|Entrance to Blair Castle, Blair Atholl|
The week after I traveled to Linlithgow, I suffered a painful running injury that sidelined me for two weeks and causing immense emotional distress. For me, running is a form of personal therapy. It is an entirely selfish activity that helps me and benefits only me. It helps me deal with the stresses and anxieties of everyday life. Not being able to run meant that I did not have an outlet for these stresses and, as a result, my nerves were on edge for the entire two weeks. Not fun.
On July 24, I traveled to Blair Atholl to represent the Consulate at the Blair Atholl International Scouting Jamboree. According to my boyfriend, scouting jamborees are events where large numbers of Scouts gather together to talk, share experiences, cook things, trade things, and set things on fire. This was a very accurate description of what I experienced at Blair Atholl. The Jamboree was held from July 19 – 30 on the grounds of Blair Castle, ancestral seat of the Dukes and Earls of Atholl. Over 1000 Scouts (both girls and boys) from 10 countries participated in the event. Scottish Scouts camped in a field beyond the limits of the main Jamboree site while the international Scouts were arranged in six large sub-camps. Each international Scout troop was partnered with a Scottish troop. There were at least six troops from the US (including one from Maryland), but there were possibly more and I just didn’t see them.
|Main Tent at the Blair Atholl International Scouting Jamboree|
July 24 was the International Faire part of the Jamboree, where the Scouts’ family members were invited to come see what their children had been up to. Each troop developed a stall showcasing their country. Most of these stalls involved food of some sort, which could be purchased with ‘atholls’ (found in the program or purchased on the grounds of the event). Having eaten on the two hour train ride to Blair Atholl, I ended up giving away most of my atholls to some of the smaller Scouts running about. That said, I did try some apple Danish from a stand from Denmark and smores from the New York troop. Unfortunately,I now have the largest craving for smores ever.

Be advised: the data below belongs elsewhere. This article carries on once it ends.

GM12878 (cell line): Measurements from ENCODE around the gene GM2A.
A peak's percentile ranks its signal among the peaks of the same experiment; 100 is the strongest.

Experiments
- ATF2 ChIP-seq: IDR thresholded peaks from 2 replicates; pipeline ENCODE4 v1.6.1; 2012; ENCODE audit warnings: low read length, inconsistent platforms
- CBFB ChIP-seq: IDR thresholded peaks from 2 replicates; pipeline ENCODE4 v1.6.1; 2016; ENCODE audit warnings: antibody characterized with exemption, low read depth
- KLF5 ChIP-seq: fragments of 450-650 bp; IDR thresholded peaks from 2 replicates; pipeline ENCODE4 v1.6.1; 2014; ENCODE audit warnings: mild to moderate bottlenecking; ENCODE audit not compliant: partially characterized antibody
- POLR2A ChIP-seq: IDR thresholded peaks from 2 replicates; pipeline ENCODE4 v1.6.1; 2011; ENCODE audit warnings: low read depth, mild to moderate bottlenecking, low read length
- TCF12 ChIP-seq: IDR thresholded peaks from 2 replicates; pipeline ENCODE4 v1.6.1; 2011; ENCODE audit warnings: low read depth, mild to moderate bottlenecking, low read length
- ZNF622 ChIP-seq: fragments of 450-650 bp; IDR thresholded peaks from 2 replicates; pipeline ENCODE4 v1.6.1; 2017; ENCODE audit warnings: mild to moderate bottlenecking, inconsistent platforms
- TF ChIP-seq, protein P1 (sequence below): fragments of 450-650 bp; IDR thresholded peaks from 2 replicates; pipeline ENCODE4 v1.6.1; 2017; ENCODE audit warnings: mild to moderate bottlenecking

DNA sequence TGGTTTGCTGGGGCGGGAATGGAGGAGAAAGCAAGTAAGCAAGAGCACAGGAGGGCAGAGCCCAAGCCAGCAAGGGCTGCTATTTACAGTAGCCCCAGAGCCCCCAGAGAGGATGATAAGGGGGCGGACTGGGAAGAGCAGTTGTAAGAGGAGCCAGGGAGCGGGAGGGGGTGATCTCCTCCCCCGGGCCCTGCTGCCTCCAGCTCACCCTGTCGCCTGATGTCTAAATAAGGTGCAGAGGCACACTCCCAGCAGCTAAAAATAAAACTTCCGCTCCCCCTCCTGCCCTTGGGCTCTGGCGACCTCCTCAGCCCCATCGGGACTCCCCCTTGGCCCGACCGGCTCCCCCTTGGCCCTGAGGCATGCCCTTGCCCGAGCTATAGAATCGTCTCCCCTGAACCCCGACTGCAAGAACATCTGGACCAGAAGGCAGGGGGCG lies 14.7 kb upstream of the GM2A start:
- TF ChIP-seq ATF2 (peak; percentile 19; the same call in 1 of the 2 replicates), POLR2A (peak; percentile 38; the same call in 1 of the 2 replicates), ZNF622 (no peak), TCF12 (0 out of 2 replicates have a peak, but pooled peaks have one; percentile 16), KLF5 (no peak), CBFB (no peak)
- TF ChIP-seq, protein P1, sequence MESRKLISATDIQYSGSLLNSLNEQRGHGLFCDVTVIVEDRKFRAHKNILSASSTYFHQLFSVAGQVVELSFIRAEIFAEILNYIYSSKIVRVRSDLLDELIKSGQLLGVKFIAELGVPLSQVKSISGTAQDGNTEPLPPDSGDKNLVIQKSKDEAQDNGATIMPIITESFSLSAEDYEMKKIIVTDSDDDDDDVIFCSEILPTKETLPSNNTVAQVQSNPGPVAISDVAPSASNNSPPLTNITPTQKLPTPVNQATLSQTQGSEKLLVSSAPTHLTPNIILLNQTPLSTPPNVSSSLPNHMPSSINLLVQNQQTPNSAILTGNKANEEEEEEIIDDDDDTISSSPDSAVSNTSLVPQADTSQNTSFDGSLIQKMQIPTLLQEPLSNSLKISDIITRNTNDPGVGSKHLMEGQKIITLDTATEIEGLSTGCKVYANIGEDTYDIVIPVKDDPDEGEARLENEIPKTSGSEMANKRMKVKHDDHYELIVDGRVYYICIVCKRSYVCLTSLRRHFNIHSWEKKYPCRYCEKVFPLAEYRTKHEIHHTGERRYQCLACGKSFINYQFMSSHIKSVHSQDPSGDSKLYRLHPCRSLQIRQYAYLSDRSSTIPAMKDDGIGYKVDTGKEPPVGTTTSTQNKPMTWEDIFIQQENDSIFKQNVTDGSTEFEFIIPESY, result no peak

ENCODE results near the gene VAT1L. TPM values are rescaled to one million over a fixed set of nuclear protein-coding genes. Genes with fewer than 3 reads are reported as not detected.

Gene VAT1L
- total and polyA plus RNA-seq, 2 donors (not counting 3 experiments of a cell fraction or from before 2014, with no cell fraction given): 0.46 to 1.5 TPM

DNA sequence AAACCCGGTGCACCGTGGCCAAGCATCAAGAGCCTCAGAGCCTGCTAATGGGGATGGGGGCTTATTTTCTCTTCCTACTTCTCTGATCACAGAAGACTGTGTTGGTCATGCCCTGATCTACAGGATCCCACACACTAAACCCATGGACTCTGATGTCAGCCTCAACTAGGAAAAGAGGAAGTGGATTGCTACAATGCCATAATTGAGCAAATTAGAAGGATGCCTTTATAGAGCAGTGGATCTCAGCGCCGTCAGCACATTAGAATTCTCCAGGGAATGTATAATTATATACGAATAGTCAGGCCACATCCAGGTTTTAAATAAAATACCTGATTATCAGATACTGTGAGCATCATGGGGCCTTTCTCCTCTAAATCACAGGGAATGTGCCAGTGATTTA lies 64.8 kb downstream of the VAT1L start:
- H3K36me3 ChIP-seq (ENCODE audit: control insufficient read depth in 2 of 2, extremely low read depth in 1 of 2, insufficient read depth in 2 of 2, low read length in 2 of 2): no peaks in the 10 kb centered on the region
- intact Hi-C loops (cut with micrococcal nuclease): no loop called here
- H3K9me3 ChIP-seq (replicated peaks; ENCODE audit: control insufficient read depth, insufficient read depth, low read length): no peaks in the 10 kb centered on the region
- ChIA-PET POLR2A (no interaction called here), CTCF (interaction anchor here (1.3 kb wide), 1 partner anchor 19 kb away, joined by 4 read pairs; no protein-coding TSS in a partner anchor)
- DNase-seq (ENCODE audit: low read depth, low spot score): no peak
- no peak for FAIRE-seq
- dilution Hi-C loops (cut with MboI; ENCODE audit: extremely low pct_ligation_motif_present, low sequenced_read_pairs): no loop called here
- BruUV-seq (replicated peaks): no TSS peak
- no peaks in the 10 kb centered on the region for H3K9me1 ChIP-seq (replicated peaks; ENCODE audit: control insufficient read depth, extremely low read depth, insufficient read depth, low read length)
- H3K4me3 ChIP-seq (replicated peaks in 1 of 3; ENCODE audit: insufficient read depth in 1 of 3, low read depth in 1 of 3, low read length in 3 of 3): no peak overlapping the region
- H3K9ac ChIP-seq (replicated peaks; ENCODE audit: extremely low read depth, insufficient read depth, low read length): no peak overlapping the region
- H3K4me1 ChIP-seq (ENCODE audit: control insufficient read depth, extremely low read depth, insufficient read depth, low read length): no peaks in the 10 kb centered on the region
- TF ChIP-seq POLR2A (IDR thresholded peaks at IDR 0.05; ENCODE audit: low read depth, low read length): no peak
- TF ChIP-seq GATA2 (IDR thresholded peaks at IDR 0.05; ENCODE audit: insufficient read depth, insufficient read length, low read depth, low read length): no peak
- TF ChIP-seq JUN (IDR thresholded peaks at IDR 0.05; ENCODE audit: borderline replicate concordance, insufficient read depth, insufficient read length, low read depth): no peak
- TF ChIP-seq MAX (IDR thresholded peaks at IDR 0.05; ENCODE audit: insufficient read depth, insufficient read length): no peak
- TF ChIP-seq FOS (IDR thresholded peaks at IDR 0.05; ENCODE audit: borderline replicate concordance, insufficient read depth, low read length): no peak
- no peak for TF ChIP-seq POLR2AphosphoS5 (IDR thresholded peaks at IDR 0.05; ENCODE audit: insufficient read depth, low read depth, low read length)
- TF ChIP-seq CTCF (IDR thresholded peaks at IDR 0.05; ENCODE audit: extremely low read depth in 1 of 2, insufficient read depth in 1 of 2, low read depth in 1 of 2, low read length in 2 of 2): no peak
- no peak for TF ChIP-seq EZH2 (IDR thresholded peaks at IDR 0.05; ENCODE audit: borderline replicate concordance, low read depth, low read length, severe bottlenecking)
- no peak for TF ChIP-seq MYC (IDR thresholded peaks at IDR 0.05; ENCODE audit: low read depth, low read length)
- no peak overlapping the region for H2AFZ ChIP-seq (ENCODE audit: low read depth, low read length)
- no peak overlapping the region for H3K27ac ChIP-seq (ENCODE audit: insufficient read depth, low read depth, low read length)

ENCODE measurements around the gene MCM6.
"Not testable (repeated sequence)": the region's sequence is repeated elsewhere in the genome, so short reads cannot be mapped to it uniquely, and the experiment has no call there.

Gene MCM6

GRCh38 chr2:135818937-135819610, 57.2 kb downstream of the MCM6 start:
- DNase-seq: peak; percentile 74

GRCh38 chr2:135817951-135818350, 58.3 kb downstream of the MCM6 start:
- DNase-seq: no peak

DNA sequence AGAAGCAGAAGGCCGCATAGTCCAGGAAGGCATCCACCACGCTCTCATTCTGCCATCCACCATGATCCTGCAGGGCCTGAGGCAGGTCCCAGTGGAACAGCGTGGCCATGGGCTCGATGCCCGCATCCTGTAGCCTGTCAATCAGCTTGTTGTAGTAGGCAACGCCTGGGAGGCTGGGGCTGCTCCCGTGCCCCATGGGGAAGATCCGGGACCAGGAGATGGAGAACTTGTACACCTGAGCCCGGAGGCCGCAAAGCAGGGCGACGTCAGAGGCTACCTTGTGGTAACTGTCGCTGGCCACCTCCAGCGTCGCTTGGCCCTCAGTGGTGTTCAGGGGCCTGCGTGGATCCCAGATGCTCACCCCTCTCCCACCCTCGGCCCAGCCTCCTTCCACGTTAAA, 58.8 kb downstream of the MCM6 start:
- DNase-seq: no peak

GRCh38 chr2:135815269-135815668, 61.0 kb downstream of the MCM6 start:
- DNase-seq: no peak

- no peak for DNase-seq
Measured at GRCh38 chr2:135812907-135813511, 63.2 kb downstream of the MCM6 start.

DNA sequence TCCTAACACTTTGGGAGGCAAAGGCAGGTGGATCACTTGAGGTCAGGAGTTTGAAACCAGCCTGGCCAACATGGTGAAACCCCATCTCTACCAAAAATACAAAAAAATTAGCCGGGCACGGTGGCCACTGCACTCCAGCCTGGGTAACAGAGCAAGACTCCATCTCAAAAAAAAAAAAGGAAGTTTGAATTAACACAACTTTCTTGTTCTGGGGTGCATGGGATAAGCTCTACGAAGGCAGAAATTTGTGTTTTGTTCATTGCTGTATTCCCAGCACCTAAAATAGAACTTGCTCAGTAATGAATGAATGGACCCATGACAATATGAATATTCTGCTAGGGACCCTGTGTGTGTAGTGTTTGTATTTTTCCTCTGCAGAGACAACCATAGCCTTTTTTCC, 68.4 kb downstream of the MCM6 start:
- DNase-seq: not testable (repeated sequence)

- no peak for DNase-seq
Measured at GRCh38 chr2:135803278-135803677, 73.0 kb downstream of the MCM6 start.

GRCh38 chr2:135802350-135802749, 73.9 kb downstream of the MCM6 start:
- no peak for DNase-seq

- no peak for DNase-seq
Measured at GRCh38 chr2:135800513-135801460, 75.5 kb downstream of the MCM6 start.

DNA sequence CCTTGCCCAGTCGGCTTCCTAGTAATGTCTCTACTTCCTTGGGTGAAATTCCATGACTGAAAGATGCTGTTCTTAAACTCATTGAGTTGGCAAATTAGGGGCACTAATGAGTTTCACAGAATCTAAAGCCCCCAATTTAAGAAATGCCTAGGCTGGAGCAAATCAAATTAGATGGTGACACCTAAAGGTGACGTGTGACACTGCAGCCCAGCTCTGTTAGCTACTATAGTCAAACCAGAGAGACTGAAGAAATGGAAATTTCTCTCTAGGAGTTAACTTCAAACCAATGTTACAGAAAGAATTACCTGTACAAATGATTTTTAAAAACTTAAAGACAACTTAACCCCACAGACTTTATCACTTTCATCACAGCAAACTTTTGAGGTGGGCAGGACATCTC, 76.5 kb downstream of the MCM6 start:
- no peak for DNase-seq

|Scouts from North Carolina peddling grits. Not a popular item.|
Other stalls included steer roping (Texas), grits (North Carolina), sushi (Japan), haggis (Scotland), scones (England), bavarian creme (Germany), haggis bashing (Scotland), plus many more! During this, individual troops would gather on a stage to showcase their talents. I witnessed a Scottish troop playing the bagpipes, some North Carolinan troop leaders doing some sort of line dance, and a French group beat boxing. After an hour of this, I ventured to the subcamps to see if I could locate someone from the Maryland troop — mainly to find out which part of Maryland they were from. Despite my creepy lingerings outside of their living quarters, I did not run into anyone from the troop and so left with my questions unanswered.
The Faire continued on for the better part of the afternoon, but since I had already exhausted everything to do there (and since I was alone), I continued up the drive to Blair Castle. Built in the 15th century, it is still the ancestral seat of the earls of Atholl and is used as a residence. It is a magnificent estate and contains many interesting artifacts collected by the family over the centuries. It also contains a museum about the foundation of the Atholl Highlanders — the only remaining private militia in Europe.
The Estate also boasts spectacular gardens. The Diana Garden is essentially controlled wilderness and contains some of the tallest redwoods and oaks in the UK. The Hercules Garden is a 18th century walled garden of 11 acres. It has a Chinese bridge, duck houses, and a curling house. It was absolutely beautiful, which, coming from someone who does not like gardens, is saying something.
Hercules Garden, Blair Castle
First off: A big, huge THANK YOU to Kara and Alex who have supported me in my quest to raise money/raise awareness for WaterAid. This means so much to me. Thank you!!!!!